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NC State celebrates 70 years of nuclear engineering education
An early picture of the research reactor building on the North Carolina State University campus. The Department of Nuclear Engineering is celebrating the 70th anniversary of its nuclear engineering curriculum in 2020–2021. Photo: North Carolina State University
The Department of Nuclear Engineering at North Carolina State University has spent the 2020–2021 academic year celebrating the 70th anniversary of its becoming the first U.S. university to establish a nuclear engineering curriculum. It started in 1950, when Clifford Beck, then of Oak Ridge, Tenn., obtained support from NC State’s dean of engineering, Harold Lampe, to build the nation’s first university nuclear reactor and, in conjunction, establish an educational curriculum dedicated to nuclear engineering.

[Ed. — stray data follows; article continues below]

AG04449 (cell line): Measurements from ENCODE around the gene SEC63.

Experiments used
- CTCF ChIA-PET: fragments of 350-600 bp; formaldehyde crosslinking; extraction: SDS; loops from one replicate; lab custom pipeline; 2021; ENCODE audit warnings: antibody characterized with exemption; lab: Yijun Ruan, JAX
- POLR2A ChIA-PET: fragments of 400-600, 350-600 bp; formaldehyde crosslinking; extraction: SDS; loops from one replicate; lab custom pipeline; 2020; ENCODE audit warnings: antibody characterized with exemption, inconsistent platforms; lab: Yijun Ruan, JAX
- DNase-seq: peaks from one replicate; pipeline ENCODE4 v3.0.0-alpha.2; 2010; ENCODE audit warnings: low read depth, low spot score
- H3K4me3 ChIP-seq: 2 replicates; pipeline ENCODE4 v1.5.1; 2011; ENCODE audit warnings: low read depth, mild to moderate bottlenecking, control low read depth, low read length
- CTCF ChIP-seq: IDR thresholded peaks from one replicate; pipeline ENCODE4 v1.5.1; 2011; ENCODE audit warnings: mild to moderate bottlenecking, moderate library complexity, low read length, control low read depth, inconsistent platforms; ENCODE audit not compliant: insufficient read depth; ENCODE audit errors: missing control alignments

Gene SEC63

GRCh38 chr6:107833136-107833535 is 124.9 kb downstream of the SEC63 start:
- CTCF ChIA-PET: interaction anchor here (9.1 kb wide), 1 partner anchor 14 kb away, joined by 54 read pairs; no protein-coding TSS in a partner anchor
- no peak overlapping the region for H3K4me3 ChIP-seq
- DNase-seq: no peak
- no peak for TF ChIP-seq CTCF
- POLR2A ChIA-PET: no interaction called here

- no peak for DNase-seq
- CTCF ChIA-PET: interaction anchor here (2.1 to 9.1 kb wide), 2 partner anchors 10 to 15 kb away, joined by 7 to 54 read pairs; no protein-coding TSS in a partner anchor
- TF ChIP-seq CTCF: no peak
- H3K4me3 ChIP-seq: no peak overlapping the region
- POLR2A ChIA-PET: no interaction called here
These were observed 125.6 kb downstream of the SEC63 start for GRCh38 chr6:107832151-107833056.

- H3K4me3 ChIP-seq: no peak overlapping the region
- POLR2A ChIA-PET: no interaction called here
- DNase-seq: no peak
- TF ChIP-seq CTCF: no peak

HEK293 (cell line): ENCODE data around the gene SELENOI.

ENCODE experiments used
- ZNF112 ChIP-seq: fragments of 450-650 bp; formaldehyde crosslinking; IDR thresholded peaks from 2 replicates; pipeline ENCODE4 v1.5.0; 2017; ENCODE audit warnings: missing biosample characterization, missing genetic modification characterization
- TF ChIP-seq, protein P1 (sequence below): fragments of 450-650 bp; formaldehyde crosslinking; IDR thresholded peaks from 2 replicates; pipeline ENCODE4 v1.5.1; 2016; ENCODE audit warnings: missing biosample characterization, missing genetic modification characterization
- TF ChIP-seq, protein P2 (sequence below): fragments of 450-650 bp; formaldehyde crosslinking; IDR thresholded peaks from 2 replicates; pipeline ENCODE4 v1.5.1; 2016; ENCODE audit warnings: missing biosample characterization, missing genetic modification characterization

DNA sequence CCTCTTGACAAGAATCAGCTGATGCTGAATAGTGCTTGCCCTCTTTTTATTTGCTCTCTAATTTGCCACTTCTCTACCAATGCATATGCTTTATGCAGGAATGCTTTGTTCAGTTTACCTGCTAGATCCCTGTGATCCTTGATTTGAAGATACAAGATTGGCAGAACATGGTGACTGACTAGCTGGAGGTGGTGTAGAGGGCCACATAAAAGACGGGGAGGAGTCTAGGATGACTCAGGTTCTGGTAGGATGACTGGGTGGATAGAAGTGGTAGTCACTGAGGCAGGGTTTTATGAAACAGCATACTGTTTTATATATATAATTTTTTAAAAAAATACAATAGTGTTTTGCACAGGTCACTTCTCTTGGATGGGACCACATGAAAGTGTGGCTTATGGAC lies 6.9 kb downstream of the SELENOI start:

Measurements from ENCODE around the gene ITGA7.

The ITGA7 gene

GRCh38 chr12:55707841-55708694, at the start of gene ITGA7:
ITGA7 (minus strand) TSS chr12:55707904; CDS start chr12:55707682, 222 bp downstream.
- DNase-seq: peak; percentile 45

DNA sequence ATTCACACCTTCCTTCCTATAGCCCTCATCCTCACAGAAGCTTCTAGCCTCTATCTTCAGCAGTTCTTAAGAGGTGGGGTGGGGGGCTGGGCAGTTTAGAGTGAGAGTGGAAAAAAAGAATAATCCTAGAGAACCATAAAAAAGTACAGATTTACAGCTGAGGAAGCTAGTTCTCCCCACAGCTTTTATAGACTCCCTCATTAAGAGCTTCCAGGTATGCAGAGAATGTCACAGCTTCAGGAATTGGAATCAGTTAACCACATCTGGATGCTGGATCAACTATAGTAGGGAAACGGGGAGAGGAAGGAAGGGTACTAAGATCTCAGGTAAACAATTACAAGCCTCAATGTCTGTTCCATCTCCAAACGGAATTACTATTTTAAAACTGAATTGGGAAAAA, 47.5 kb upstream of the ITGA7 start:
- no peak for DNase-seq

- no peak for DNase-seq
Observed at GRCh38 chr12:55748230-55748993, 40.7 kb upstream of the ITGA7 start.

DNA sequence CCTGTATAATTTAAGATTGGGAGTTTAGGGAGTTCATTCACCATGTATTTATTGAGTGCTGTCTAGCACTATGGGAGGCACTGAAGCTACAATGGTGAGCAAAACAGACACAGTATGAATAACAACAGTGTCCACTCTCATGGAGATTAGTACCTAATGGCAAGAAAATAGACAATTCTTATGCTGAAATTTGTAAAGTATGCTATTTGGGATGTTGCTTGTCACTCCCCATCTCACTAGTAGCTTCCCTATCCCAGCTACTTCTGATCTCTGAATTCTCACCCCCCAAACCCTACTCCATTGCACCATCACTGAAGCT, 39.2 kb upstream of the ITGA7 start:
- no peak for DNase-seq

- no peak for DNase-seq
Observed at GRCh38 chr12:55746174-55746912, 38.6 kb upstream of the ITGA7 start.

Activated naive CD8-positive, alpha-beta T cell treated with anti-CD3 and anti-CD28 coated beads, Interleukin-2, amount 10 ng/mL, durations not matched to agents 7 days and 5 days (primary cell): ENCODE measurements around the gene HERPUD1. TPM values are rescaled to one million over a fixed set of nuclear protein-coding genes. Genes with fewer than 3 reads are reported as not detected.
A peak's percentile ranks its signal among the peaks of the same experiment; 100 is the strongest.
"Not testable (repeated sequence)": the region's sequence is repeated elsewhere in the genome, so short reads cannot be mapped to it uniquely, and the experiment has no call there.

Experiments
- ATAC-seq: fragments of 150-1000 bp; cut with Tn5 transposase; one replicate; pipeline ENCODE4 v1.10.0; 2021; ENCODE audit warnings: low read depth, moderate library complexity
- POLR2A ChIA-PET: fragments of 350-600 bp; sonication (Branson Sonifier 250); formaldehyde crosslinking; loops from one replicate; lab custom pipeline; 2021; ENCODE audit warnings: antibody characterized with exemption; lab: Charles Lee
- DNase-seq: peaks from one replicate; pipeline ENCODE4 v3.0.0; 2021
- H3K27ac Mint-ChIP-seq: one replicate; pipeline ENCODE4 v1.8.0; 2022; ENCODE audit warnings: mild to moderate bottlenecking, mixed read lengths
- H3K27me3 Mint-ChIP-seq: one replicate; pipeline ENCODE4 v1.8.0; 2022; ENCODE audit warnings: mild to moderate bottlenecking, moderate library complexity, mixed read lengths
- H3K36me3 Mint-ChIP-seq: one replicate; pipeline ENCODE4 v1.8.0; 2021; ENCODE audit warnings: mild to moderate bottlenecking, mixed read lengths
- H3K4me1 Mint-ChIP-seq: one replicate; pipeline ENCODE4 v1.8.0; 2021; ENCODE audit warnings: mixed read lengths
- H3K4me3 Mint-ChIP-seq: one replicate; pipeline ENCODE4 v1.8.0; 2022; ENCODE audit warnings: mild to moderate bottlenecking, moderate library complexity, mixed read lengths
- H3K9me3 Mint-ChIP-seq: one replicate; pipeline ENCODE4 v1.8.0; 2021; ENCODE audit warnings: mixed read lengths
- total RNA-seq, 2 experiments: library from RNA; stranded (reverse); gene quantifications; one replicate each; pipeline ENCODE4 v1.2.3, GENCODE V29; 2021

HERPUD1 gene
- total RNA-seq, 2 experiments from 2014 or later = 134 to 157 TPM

The department, host to the 2021 ANS Virtual Student Conference, scheduled for April 8–10, now features 23 tenure/tenure-track faculty and three research faculty members. “What a journey for the first nuclear engineering curriculum in the nation,” said Kostadin Ivanov, professor and department head.
Takashi Kodama, Masanao Nakano, Yoshiaki Hayashi, Shingo Matsuoka, Yasuo Ito, Chihiro Matsuura, Hirotsugu Shiraishi, Yousuke Katsumura
Nuclear Technology | Volume 172 | Number 1 | October 2010 | Pages 77-87
Technical Paper | Reprocessing | dx.doi.org/10.13182/NT09-90
Articles are hosted by Taylor and Francis Online.
It is well known that not all of the hydrogen formed in high-level liquid waste comes out in the gas phase because hydrogen is consumed by some unclarified secondary reaction. Using a simulated waste solution, it was found that the H2 consumption reaction is not caused by radiation as was thought but is caused by a catalytic effect of Pd ions, which suggests that the same reaction proceeds in actual solution. Using the catalytic reaction rate constant measured in the simulated solution, the analysis showed that the H2 concentration in the gas phase does not reach its explosion limit of 4% even if the sweeping air stops for a long time.